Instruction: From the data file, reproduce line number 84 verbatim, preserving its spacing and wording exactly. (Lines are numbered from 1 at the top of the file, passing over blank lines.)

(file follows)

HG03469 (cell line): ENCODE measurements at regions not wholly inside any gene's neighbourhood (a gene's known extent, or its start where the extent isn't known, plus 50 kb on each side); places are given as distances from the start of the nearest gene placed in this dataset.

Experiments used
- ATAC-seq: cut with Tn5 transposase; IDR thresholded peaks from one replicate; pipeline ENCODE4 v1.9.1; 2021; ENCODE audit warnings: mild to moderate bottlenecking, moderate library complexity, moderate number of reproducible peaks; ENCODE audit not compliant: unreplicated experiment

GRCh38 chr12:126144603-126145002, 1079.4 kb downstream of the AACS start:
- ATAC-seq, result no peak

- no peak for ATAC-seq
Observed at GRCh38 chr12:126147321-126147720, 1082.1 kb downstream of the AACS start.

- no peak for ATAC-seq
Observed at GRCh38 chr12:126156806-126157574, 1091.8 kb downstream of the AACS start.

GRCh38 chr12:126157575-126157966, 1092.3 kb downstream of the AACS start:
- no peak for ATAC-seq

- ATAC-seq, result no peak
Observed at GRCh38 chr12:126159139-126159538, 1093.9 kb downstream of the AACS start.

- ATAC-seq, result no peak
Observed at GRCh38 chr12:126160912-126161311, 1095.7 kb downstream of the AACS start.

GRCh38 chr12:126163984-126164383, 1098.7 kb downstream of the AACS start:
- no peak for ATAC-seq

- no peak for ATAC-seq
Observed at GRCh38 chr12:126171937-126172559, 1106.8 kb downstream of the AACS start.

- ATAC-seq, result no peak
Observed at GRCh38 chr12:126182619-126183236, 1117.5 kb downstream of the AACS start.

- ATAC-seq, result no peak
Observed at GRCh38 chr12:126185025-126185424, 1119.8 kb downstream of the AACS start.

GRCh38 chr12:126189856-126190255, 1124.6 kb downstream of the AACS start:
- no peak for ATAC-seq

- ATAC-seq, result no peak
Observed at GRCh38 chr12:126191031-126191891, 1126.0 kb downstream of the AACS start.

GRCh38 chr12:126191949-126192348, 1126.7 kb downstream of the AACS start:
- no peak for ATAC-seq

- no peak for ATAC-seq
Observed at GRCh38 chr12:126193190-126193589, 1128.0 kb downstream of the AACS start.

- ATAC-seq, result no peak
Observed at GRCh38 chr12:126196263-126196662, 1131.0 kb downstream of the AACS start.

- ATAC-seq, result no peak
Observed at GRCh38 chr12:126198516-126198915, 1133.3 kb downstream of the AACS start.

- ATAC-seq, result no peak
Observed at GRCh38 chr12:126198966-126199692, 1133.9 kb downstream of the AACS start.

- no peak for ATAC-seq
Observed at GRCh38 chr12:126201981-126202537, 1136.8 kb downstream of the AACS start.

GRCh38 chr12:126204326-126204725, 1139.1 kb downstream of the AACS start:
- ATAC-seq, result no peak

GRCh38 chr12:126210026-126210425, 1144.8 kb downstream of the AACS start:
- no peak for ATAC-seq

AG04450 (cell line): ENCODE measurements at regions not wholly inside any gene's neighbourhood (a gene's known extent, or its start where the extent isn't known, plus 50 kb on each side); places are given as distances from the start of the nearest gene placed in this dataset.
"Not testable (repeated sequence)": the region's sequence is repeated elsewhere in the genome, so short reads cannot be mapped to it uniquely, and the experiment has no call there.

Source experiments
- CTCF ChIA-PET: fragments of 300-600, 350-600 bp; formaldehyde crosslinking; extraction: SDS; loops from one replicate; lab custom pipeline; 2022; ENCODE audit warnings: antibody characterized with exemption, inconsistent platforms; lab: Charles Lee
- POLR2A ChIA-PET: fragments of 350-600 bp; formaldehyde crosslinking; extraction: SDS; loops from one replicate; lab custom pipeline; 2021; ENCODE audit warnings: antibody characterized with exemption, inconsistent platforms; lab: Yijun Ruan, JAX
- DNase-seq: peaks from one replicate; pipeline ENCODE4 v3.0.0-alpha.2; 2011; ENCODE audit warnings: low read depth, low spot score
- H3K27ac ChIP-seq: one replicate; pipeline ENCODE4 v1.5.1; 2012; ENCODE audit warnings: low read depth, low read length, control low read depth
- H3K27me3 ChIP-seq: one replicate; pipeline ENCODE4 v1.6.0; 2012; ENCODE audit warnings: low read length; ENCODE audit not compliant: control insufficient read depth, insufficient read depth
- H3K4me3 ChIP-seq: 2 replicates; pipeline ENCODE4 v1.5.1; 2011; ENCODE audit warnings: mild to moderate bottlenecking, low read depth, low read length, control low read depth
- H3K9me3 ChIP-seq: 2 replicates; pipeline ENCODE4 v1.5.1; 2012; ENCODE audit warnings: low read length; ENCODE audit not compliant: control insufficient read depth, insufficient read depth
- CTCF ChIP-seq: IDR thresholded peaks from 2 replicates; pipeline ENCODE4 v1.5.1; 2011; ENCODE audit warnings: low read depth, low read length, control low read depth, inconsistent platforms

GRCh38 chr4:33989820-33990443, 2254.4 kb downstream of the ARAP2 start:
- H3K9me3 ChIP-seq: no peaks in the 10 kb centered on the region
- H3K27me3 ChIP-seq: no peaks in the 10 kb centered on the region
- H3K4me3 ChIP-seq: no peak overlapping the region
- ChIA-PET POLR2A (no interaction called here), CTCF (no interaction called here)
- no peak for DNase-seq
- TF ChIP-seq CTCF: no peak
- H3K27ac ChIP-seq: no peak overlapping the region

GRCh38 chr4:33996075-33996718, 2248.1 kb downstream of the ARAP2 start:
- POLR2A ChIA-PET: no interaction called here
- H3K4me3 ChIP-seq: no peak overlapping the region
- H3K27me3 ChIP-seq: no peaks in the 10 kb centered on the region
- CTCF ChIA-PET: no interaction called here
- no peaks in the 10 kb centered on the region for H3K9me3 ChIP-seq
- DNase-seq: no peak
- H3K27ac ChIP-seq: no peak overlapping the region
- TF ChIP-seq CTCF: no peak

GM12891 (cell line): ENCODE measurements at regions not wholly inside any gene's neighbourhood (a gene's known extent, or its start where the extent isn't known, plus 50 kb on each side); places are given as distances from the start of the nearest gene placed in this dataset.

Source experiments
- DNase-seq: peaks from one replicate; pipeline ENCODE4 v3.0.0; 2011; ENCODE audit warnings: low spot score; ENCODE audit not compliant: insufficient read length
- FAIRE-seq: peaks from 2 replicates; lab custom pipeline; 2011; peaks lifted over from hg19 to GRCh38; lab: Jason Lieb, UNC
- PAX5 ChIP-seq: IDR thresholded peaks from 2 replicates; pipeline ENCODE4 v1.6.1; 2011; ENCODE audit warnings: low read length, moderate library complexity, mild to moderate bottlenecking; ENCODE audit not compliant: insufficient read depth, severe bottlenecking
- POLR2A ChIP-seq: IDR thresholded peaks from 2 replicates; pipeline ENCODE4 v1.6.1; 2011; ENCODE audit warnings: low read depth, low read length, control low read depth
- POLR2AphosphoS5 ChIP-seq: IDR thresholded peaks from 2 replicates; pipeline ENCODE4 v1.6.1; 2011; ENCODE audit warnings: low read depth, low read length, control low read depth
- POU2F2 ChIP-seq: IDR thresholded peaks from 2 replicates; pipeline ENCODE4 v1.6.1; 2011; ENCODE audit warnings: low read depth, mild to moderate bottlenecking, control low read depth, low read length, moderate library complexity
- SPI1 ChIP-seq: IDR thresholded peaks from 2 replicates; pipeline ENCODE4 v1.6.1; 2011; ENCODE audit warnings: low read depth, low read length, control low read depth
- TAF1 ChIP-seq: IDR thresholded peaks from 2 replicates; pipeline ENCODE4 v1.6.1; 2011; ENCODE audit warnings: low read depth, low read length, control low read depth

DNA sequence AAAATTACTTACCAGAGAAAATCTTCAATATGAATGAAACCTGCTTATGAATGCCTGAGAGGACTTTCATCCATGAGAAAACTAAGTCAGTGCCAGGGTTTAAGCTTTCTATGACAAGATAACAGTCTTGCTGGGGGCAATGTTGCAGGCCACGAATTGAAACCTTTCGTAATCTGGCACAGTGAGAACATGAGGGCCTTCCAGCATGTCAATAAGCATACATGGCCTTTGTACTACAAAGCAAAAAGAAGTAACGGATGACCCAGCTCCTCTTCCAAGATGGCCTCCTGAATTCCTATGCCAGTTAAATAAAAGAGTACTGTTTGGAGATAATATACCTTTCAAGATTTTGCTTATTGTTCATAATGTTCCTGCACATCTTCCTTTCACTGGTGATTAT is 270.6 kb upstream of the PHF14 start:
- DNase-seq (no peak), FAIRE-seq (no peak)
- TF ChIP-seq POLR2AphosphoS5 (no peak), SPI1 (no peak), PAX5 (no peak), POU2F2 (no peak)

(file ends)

- TF ChIP-seq POLR2AphosphoS5 (no peak), SPI1 (no peak), PAX5 (no peak), POU2F2 (no peak)